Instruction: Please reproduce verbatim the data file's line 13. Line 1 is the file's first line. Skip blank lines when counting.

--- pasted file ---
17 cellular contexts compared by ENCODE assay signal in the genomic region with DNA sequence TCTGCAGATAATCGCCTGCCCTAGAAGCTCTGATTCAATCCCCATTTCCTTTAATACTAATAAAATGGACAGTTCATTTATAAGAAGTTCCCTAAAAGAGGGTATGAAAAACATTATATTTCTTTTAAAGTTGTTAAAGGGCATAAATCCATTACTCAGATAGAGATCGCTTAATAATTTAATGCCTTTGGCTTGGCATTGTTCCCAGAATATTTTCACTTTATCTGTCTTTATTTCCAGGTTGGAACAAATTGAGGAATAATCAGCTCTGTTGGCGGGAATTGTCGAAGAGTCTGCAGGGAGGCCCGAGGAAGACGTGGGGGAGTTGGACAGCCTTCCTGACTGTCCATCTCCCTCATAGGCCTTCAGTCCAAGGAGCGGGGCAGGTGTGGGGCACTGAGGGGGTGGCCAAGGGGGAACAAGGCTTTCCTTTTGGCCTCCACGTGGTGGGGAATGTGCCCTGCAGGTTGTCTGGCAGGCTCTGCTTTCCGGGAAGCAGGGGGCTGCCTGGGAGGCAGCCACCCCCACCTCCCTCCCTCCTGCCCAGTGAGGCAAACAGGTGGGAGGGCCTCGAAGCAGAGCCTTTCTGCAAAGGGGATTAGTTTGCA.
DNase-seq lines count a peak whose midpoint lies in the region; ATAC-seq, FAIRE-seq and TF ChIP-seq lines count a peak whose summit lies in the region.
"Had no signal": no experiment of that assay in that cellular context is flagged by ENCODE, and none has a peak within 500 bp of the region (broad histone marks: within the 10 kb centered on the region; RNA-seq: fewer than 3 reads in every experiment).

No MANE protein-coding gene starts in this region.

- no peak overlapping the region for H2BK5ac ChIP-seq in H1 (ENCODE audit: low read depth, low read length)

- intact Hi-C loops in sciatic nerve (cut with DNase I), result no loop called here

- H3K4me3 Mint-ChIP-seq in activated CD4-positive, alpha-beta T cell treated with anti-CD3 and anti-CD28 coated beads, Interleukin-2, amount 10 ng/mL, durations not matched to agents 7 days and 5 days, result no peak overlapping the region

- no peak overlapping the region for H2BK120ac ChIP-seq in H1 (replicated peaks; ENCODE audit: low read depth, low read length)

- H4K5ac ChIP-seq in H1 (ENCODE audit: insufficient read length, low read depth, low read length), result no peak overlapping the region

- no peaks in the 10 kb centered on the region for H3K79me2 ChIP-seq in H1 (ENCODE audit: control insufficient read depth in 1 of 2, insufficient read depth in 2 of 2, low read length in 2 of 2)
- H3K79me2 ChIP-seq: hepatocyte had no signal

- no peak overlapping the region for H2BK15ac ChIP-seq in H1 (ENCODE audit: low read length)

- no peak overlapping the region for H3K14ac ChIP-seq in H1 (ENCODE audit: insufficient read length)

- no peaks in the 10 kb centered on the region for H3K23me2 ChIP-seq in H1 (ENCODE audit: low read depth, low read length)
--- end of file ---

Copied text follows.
- no peak overlapping the region for H3K14ac ChIP-seq in H1 (ENCODE audit: insufficient read length)